Due to its size, Gate Burton will need to gain consent through the Planning Inspectorate for its development. Image: Andreas Gücklhorn (unsplash).
Low Carbon has launched the second consultation for its 500MW Gate Burton solar and energy storage park in Lincolnshire.
Over the next six-weeks, it is inviting comments on the updated masterplan, visual impact considerations and the electrical connection of the site into the national grid at the Cottam substation.
Gate Burton is one of two solar farms that will benefit from capacity availability at this substation, due to the closure of EDF’s coal-fired Cottam Power Station in 2019. The other is a 600MW solar project being eyed by Island Green Power.
Additionally, Low Carbon will be asking for views on how community benefit initiatives could be administered and managed, along with suggestions for local projects that could be supported.
Mike Rutgers, development director at Low Carbon said: “This is a major milestone for Low Carbon as we approach our planning submission. We’ve taken into consideration the feedback provided by the local community earlier this year which, alongside our ongoing technical and environmental surveys, has helped us to refine our proposals to those you see today.
“The community asked us to work with other developers in the area to reduce cumulative impacts. You’ll see from our new plans that we’re proposing to do just that. By seeking to align our Grid Connect Route with other proposals in the area, we hope to pursue the most efficient way of working and minimise any adverse impacts on the community.”
The Gate Burton Energy Park project website has been updated to include the refined proposals for the site, which sits in the West Lindsey District near Gate Burton, Knaith Park and Willingham-by-Stow.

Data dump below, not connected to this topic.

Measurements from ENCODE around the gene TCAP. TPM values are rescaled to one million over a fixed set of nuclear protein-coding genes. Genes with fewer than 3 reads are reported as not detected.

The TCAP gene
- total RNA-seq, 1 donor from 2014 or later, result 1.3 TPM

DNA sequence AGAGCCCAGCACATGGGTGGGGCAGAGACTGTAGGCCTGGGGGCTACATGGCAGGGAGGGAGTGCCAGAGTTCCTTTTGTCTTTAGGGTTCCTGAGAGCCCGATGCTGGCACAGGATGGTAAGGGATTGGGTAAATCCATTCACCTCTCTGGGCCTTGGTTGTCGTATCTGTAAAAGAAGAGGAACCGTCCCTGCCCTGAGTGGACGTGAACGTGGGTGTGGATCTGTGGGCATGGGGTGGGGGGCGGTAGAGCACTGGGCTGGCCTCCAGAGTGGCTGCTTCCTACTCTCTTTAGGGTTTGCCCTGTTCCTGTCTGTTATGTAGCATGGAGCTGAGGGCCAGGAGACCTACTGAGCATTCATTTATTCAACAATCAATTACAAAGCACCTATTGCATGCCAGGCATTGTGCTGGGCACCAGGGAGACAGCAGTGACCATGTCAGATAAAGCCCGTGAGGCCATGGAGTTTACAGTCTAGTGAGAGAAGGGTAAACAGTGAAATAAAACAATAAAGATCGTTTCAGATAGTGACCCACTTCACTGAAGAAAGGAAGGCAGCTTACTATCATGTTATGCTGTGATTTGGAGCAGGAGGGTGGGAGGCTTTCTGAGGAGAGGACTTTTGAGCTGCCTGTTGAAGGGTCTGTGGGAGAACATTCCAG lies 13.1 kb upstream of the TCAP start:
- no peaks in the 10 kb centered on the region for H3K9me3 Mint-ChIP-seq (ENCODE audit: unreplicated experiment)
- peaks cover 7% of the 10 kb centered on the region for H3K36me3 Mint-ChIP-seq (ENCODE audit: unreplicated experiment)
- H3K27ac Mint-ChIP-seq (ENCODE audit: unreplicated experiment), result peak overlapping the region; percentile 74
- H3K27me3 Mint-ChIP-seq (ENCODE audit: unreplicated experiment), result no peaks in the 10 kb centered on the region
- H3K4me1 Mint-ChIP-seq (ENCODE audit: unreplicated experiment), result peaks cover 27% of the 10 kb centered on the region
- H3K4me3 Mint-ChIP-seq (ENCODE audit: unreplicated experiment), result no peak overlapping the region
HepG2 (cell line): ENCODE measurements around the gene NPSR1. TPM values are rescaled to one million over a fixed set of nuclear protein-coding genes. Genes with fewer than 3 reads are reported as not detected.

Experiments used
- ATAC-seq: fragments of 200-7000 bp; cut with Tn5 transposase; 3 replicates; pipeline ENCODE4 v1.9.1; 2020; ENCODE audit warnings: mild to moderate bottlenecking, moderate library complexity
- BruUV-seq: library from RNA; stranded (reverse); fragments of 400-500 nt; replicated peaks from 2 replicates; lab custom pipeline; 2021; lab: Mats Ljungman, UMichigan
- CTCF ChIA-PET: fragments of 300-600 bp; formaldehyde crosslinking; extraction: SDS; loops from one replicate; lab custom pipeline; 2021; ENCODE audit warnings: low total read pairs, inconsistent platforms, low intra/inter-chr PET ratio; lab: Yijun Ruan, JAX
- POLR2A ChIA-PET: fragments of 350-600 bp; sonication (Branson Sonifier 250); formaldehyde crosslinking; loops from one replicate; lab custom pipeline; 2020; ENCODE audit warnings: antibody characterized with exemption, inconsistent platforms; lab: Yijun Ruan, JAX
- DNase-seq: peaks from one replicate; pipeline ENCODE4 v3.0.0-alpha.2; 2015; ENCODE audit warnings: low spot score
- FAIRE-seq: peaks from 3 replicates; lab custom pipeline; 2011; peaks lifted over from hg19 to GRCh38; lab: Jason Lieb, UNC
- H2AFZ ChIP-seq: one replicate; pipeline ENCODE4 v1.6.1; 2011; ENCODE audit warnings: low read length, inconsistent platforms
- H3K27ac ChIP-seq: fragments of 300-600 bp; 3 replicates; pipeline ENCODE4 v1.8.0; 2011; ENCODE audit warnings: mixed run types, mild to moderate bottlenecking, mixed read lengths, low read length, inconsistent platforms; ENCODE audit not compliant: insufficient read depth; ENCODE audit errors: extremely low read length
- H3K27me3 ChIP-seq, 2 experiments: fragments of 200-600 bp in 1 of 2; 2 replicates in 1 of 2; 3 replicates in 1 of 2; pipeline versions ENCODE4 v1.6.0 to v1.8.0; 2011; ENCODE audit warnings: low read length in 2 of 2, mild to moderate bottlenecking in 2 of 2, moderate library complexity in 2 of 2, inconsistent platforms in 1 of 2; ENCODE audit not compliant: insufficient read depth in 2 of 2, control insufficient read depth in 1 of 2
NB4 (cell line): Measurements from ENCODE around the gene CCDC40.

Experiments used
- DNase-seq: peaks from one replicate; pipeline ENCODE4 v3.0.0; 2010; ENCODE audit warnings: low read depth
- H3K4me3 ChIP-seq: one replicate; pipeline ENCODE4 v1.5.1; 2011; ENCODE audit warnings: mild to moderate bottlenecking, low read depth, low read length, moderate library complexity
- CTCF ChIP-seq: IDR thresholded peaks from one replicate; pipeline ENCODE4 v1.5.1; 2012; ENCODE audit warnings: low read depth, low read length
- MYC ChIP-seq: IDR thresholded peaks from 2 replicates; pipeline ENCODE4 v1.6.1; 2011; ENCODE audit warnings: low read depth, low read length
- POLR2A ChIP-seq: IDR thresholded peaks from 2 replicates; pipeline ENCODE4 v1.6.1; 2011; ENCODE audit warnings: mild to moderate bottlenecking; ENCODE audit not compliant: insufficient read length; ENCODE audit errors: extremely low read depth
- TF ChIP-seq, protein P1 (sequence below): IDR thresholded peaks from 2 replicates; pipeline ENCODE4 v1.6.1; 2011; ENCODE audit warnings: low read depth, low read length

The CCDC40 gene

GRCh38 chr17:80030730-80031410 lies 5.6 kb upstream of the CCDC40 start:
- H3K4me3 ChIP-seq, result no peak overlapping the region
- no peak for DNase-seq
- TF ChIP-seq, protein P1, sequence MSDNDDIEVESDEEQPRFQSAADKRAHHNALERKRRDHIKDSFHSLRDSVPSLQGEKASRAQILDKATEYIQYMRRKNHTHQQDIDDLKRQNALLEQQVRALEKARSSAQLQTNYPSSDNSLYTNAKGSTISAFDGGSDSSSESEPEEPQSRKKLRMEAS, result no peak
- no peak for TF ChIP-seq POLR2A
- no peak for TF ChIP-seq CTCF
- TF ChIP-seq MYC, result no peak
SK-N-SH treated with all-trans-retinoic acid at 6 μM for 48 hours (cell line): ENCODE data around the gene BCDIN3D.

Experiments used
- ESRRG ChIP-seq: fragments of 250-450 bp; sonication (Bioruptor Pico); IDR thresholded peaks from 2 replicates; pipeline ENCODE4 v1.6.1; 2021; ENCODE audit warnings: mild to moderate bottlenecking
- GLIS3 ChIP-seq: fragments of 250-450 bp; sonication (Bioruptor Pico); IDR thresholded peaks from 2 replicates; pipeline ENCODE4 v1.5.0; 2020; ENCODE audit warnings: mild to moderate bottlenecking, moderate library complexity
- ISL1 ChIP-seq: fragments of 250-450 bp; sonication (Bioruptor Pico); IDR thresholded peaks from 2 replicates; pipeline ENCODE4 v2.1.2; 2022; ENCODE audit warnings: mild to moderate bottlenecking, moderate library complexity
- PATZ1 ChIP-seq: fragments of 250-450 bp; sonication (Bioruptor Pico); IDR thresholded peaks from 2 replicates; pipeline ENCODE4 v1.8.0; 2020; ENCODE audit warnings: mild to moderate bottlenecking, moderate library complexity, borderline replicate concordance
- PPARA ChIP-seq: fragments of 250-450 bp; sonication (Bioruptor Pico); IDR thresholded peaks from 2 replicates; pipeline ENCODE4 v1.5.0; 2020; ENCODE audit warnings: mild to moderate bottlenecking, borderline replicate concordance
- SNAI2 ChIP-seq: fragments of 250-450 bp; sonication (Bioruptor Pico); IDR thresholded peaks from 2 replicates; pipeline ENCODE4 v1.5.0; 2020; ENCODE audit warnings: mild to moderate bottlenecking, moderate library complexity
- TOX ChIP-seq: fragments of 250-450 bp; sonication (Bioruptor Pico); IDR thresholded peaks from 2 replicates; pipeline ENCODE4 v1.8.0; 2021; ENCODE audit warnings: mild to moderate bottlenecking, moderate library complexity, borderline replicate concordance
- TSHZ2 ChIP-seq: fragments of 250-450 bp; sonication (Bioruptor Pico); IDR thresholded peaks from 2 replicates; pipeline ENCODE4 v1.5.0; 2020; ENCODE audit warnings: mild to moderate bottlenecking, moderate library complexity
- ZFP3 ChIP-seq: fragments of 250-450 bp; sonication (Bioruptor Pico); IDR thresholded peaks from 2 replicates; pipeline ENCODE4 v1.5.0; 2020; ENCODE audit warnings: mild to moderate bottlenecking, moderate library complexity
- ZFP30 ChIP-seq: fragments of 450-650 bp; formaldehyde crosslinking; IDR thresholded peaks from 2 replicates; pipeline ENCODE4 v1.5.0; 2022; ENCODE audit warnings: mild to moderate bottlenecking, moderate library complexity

Additionally, more than 7,000 postcards have been sent to locals to make them aware of the consultation, and in person events are happening throughout the consultation period, which ends on 5 August 2022.
“We want to encourage as many people as possible to take part in this second stage of consultation and provide us with their views,” said Rutgers.
“Continued engagement with the local community has a critical role to play in helping us deliver a renewable energy scheme that contributes to the country’s future energy needs while also considering the needs of neighbouring communities.”
Gate Burton is one of a number of Nationally Significant Infrastructure Project (NSIP) solar projects to emerge over the last few years, with a couple also at the consultation phase.
The second consultation for the 350MW Mallard Pass solar farm in South Kesteven launched in May, and the first consultation for the 160MW Oaklands Farm Solar Park, South Derbyshire launched in April for example.
To date, just two NSIP solar farms have gained development consent from the Planning Inspectorate, the 350MW Cleve Hill Solar Farm and the 150MWp Little Crow Solar Farm.